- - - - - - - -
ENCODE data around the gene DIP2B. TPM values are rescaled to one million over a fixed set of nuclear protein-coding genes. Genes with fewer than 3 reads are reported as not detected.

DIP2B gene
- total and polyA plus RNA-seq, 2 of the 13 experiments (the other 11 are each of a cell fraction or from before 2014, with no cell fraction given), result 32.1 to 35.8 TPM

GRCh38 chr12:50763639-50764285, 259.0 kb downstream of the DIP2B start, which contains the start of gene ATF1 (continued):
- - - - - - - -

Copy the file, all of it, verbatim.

ENCODE data around the gene DIP2B. TPM values are rescaled to one million over a fixed set of nuclear protein-coding genes. Genes with fewer than 3 reads are reported as not detected.

DIP2B gene
- total and polyA plus RNA-seq, 2 of the 13 experiments (the other 11 are each of a cell fraction or from before 2014, with no cell fraction given), result 32.1 to 35.8 TPM

GRCh38 chr12:50763639-50764285, 259.0 kb downstream of the DIP2B start, which contains the start of gene ATF1 (continued):